For the love of the game

After retiring in 1992 Peiper spent more than a decade out of the sport. He returned in 2005 when Marc Sergeant offered him a sports director job at Davitamon-Lotto.

‘A lot had changed in those years so there were things I had to learn,’ he says. ‘But what I did come back into the sport with was an unending enthusiasm for the job and that made a huge difference in comparison to what I had lost.’

He has stayed ever since, directing riders such as Cadel Evans, Philippe Gilbert and Mark Cavendish. At Garmin he guided Ryder Hesjedal to the 2012 Giro d’Italia. I ask what comparisons he can draw between that and the 2020 Tour.

‘In 2012 we had two climbing helpers in Christian Vande Velde and Pete Stetina so we knew we needed to use their resources really well,’ he says. ‘The same thing happened this year because we lost Fabio Aru pretty early. Davide Formolo had a broken collarbone, David de la Cruz had a cracked coccyx, so we were sort of limping along on one leg as a team. On the first rest day I explained the similarities and my belief that if we could do it then, we can do it now. I think they all thought I was just blowing smoke up their arses but I really believed that we could do it.’

Our time is drawing to a close but before he goes I tell Peiper I want to read him a passage from a book I’m reading, written by the former NBA coach Phil Jackson, that I think might resonate with him. To my delight Peiper knows of Jackson, having read one of his previous books.

I open the book and read aloud: ‘Some coaches are obsessed with winning trophies; others like to see their faces on TV. What moves me is watching young men bond together and tap into the magic that arises when they focus, with their heart and soul, on something greater than themselves. Once you’ve experienced that, it’s something you never forget.’

I glance up at my screen to see Peiper nodding. ‘That rings really true for me,’ he says. ‘To facilitate the riders reaching their maximum potential is what I really want. From the feedback I’ve had from a lot of champions over the years that is what they remember the most. I think that would be my trademark. What gets me, what makes me tick, is wanting to get the most out of a rider and to support them in the best way that I can.’

From a land down under

The cycling life of Allan Peiper

1960: Born on 26th April in Alexandra, Victoria.

1977: Moves to Belgium to race as a junior but is forced to return to Australia due to ill-health two years later.

1982: Moves to Paris to join the ACBB amateur club. Wins 14 races including the amateur GP des Nations.

1983: Turns professional with Peugeot.

1984: Claims three prologue wins including at the Critérium du Dauphiné. Makes the first of an eventual five starts at the Tour, wearing the white jersey.

1989: Narrowly misses out on a spot on the Tour of Flanders podium, losing out in the sprint for third place. He finishes 7th.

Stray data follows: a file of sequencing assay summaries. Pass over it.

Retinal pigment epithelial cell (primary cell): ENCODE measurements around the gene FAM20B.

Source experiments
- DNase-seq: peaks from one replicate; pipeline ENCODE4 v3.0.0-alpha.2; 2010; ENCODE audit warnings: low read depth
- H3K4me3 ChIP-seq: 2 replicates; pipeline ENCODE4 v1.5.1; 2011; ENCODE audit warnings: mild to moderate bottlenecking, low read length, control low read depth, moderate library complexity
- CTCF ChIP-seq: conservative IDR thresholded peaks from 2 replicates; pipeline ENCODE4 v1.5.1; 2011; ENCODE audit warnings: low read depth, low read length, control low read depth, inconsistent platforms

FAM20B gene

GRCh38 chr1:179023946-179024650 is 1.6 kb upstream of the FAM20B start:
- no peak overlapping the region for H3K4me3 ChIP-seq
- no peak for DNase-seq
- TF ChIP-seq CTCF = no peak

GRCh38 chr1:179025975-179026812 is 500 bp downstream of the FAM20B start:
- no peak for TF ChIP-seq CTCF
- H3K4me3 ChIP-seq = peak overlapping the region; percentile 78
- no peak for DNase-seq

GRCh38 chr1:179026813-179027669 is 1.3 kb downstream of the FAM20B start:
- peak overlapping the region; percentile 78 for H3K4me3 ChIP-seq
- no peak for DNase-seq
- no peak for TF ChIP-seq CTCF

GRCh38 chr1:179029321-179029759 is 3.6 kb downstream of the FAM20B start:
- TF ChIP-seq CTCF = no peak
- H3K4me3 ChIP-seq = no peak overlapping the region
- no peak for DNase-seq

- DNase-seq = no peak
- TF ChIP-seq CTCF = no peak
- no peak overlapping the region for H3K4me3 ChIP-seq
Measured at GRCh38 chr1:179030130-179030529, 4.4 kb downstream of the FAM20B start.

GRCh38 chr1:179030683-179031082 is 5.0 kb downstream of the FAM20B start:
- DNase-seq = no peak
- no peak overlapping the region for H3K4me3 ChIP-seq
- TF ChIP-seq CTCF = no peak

1990: Wins a stage at the Giro d’Italia in his final season at Panasonic. Moves to Tulip Computers for 1991 and retires the following year.

2005: After more than a decade out of the sport joins Davitamon-Lotto as a sports director.

2008: The first of four years at Columbia-High Road. The team counts 47 Grand Tour stage wins and two Milan-San Remo titles among its haul.

2012: Moves to Garmin and guides Ryder Hesjedal to a 16-second Giro d’Italia victory, secured on the final-day TT.

2019: After five years with BMC joins UAE Team Emirates. In April is forced to take a sabbatical after being diagnosed with cancer for the second time.

2020: Returns to stage racing at the Tour Down Under. Eight months later guides Tadej Pogačar to Tour de France victory.

Peiper on…

…Managing Mark Cavendish

‘The most joy I’ve had out of cycling was with Cav. Those years of him winning five or six stages in the Tour de France, there is nothing that compares. Not that we always had the best relationship. I once took a few strips off him because he was overweight and he didn’t talk to me for four months!’

…His bike helping him through cancer

‘Cycling for me was never about turning pro. As a kid I just loved riding my bike; I just wanted to rip everybody’s legs off. When I went through all the chemotherapy treatment last year, getting out on my bike gave me something to look forward to every day.’

…What cycling can take from 2020

‘Every race was a cliffhanger. Racing from January until October, there is a form of mental and physical tiredness that gets into the riders and affects the races. We somehow need to compact that WorldTour programme so it’s a more sellable package.’

…His toughest day on a bike

‘Gavia in the 1988 Giro – the snow storm, riders crying and getting in the cars. It was just ridiculous. Now that they have a bad weather protocol we get nice photos of sunny bike races and a lot of dust, but they aren’t the photos that cycling legends are made of, are they? I’m proud to have been there.’